This kind of casual consumption can make for a fraught marketplace. It's one in which Palm is confident his company will remain a leader. Next up, the mobile launch of "Papa Pear Saga," a game that already has more than 10 million players on Facebook.
"I've been working in games for 14 years, trying to make them a bigger part of popular culture" Palm told NBC News. "For a long time, I thought it was going to be more deeply immersive, open-world games that would do this. But it turned out it had to be simpler games, not more elaborate ones, that would be the real game-changer."
Game critics contend that "Papa Pear," like "Candy Crush," is little more than a reskinning of "Peggle," another popular mobile from Electronic Arts subsidiary Popcap. And with the Xbox One and PlayStation 4 arriving this month, gamers will probably be too busy to give something as bite-sized as "Papa Pear" a second thought. But they're not the audience. "Edge," an influential British video game magazine, has already predicted in no uncertain terms that the new game "will go on make its creator millions."
—By NBC News contributor Yannick LeJacq
"The more games there are, the more one game needs to stand out," Juul told NBC News. "So a factor like the polish of the game is really essential." And while it might anger hardcore gamers to see the two put in the same sentence, he said that the particular polish of "Candy Crush" has more in common with a game like "Call of Duty" than you might think. "Of all the matching games I've played on mobile, 'Candy Crush' has the fastest response to your actions," Juul said. "There's a similarity between this and 'Call of Duty,' where players would complain about lag in the controller for other less popular first-person shooters."
But there's something that "Candy Crush" has that attracts more players than "Call of Duty," Juul said. Even the best first-person shooters come with a high learning curve, which can be discouraging for people with only a passing interest in games. The motions required to play "Candy Crush," on the other hand, are universally understood by anyone with a Facebook account or a smartphone.
Janine Zaltsman, 25, who proudly declares that she's "one of the very first of my over 1,200 Facebook friends playing 'Candy Crush,'" never really had an interest in console games, playing only early Nintendo games like "Mario Kart" and "Super Smash Bros."
"Candy Crush," however, has her hooked. "I kept seeing updates about it [on Facebook] and thought it looked like great procrastination for my Masters thesis," Zaltsman told NBC News. A year later, she's now at level 453—the last board currently available on her iPhone. "I'm competitive," she said.
There's no way of knowing how long "Candy Crush's" sweet ride will last. Casual gaming is littered with quick hits that devour our collective attention until we can't take it anymore. Remember "Draw Something?" Or "Words with Friends?"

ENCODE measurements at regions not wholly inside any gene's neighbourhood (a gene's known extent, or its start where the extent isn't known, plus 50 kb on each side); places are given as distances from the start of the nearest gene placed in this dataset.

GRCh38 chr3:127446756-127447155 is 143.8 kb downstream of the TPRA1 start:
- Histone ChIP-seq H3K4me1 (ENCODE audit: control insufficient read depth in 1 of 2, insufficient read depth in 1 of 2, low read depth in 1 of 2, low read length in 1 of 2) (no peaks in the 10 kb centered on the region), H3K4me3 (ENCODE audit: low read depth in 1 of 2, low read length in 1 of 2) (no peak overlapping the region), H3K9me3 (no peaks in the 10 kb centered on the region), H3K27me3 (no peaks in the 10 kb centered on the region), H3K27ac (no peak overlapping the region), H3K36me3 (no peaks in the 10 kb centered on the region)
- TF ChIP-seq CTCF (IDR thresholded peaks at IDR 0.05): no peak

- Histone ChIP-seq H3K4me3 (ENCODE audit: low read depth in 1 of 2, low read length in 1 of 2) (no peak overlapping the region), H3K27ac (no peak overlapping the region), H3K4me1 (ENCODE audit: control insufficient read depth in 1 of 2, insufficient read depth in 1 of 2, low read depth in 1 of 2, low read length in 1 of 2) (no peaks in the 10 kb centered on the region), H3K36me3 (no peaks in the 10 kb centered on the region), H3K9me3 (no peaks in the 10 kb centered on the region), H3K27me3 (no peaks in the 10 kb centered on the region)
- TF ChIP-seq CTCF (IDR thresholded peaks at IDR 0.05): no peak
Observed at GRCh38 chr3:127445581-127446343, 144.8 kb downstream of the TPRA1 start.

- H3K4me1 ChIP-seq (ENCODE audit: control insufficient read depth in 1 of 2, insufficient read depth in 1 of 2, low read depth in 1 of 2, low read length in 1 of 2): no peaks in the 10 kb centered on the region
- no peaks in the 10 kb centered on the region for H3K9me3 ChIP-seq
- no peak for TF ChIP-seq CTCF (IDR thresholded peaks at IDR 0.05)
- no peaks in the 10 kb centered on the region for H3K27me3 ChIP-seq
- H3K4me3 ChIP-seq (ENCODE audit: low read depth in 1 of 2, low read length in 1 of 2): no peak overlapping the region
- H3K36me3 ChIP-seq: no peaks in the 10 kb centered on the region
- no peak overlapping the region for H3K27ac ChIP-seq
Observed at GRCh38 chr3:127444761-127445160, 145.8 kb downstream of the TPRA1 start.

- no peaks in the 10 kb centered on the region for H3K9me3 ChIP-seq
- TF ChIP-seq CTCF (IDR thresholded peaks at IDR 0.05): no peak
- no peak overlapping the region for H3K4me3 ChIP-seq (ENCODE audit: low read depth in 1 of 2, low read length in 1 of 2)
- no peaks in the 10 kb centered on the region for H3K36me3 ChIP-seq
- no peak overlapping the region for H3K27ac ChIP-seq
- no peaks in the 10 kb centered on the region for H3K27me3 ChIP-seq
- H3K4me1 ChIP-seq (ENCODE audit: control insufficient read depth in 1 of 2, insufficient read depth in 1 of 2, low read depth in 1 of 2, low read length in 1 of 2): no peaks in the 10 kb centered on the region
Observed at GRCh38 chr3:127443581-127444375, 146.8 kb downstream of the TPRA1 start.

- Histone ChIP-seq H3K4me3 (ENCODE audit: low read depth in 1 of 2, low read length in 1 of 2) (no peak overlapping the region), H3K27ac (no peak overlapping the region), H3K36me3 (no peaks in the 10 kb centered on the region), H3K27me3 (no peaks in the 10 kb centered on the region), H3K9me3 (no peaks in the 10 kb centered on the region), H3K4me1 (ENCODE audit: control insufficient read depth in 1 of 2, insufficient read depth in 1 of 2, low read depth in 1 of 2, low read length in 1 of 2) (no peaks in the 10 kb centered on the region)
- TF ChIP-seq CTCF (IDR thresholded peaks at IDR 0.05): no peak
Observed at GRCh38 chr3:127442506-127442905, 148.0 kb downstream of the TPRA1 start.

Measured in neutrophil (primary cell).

"Candy Crush" has been downloaded more than half a billion times across Facebook, iOS and Android since it's 2012 launch, King announced in November. And much like Rovio Entertainment#$%$ mobile gaming series "Angry Birds," the popularity of "Candy Crush" has led to a swath of branded merchandise—predictably, in the form of real-life edible candy.
Gordon is one of the few who's had his fill. "The tipping point," Gordon said, "was wanting to be a person again." The endless challenge of "Candy Crush" became too persuasive. Gordon never wanted to spend money to get the extra moves that made beating a level easier, so instead he'd compulsively revisit levels until he found a way to beat them.
Thing is, you're only allowed a certain number of moves on each level—unless you're willing to pay up. Hovering above every board of every single level of "Candy Crush" is the "buy more turns" option, tempting you to spend anywhere from .99 cents to more than $10 a pop for extra turns in the candy land.
Michael Demastus, 43, is a pastor living in Des Moines, Iowa, is one of the many players who chose to pay up. "At first ['Candy Crush'] was just a silly game for me that I like to conquer," Demastus told NBC News. "I started making a few in-app purchases to advance my levels. And after I found that I had spent somewhere between $70-$80, I realized I needed to quit the game altogether."
Why "Candy Crush?"
The meteoric rise of "Candy Crush" is as puzzling as the game itself. Critics often label it a simple reskinning of the popular puzzle game "Bejewled," only with tiny candies instead of precious gems.
But Jesper Juul, a video game scholar at New York University and author of "A Casual Revolution: Reinventing Video Games and Their Players," says the multitude of similar mobile games is a good thing for "Candy Crush."
Sweet! After a year, 'Candy Crush' is still king of mobile
Published: Saturday, 30 Nov 2013 | 1:00 PM ET
By: Yannick LeJacq, NBC News contributor